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All in the soil

Updated Thursday, 7th April 2011

Professor Legesse Negash talks about a project to restore a sterile landscape to a place full of life, organic matter and microorganisms

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All in the Soil

Prof Legesse Negash, Addis AbabaUniversity

Founder and Leader, Centre for Indigenous Trees

Professor Legesse Negash

Well this was a spot when about five years ago there was a pile of tarmac from an old highway, and we removed this tarmac and planted it with a number of indigenous tree species, as you can see, and within five years this spot has been transformed from one which was sterile to one which is full of life.  So now this was a soil which hardly had any organic matter about six years ago when we started restoring this centre.  Now you see a lot of organic matter, and possibly we can't see it, a lot of microorganisms.


So this area here had no soils really, I mean it was...

Professor Legesse Negash

Yeah, it had soils but the soils were poor.  Productivity, especially in Africa and in the third world has declined drastically, and we are putting a lot of man-made fertiliser into the soil, and I'm afraid this is not sustainable.  We are putting three major nutrient elements back into the soil, namely phosphorous, nitrogen and potassium.  What about the remaining 40 nutrient elements, like zinc, micro-nutrients?  Okay, people in the third world are becoming increasingly weak because the foods we eat are deficient in essential, critical micronutrients such as iron.  We are restoring phosphorous by planting native tress, indigenous trees, which in turn are associated with a variety of microorganisms.  It’s now more humid beneath this canopy, natural regeneration is possible here, as you can see.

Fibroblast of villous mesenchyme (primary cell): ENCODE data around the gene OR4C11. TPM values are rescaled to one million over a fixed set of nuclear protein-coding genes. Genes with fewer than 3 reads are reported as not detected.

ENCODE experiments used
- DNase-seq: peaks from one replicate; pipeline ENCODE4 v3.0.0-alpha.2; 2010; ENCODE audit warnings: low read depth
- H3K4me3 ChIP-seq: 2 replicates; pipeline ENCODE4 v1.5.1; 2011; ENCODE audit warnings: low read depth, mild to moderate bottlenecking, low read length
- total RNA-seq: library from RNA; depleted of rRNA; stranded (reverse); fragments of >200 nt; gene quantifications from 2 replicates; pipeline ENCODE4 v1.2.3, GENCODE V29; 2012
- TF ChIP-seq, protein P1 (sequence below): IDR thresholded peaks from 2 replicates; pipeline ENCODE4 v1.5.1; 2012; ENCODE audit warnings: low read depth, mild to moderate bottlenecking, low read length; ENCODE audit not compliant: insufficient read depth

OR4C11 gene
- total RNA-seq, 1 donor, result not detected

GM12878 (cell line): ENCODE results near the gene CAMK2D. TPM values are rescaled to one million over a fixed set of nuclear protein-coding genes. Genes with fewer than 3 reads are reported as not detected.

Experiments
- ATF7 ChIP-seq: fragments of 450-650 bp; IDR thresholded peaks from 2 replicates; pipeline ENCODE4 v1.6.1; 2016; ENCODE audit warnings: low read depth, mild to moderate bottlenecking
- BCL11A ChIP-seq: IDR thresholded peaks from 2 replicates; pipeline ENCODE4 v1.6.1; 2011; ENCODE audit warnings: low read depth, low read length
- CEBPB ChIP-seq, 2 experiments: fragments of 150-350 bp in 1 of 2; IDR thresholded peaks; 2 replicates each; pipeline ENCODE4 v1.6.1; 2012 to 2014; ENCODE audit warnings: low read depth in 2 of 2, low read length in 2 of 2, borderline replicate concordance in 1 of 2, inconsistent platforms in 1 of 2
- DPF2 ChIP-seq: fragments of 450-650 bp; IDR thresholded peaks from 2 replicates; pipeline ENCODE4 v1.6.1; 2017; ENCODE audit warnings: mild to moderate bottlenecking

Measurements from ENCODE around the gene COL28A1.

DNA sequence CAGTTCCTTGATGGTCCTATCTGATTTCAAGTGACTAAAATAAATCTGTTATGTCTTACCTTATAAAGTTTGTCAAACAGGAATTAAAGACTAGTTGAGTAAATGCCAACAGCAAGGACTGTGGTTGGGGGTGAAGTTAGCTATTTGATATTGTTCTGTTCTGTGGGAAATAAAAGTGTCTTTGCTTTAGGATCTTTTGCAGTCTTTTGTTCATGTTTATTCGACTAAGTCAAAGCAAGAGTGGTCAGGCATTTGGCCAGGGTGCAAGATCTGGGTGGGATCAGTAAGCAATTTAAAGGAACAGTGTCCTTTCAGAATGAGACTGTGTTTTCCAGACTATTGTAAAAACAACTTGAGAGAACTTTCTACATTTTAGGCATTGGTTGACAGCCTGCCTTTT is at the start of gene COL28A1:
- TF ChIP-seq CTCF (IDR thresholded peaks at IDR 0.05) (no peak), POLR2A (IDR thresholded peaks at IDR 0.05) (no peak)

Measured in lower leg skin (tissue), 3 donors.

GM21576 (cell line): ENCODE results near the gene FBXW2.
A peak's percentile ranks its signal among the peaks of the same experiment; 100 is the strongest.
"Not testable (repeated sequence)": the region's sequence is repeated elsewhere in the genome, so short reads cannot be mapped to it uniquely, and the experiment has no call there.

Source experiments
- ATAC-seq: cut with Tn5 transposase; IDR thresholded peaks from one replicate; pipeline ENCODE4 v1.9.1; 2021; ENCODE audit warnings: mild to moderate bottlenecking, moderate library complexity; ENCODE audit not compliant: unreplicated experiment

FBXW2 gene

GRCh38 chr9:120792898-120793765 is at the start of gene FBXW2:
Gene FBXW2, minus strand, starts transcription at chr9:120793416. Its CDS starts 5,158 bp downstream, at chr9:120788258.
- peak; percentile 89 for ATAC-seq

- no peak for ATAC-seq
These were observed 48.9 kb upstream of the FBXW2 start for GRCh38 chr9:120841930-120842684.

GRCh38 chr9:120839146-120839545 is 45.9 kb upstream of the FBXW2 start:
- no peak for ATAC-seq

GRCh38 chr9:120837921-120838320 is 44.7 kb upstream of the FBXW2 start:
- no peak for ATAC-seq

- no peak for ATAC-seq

So this is really exciting.  What is it, show me what we’re seeing here.

Professor Legesse Negash

Yeah this is, these are litter from hagenia abyssinica, a very important tree, thriving in mountainous regions, and so when the leaves fall to the ground, they get decomposed by a variety of microorganisms, including fungi, and they get decomposed and they release nutrients, and that’s how agriculture is sustained.  The decaying material accumulates year after year, month after month, day after months, so you have a huge, huge amount of carbon getting, accumulating in the soil, so the soil carbon is very important in sequestering carbon dioxide, not only through photosynthesis, which takes place in live leaves, but also through decomposed little dead material incorporated in the soil.  There are organisms which colonise harsher….


Like lichens…

Professor Legesse Negash

…ecosystem, like lichens, bacteria…



Professor Legesse Negash

…bryophytes, fungi.  So you need to follow the biological principles to restore a degraded ecosystem.  You need to employ biological principles, ecological principles, what treat plant where, we need to take the genetic make-up of a given tree species, where is it suitable, where is it not suitable.  So you know, just planting trees en masse anywhere is not useful.  We have noticed that there are certain indigenous trees which I think are good for combatting climate change.  One set of species is acacias.  We can grow acacias where water is limiting, we can grow acacias where the temperature is elevated.  In short, acacias are very good for restoring degraded ecosystems.  In my opinion, trees which are indigenous to an area are more useful than trees which are introduced from elsewhere in the name of fast growth and so on.  A tree which has evolved in an area, in a given landscape, has taken millions, tens of millions of years to evolve and so we have to respect this evolution.






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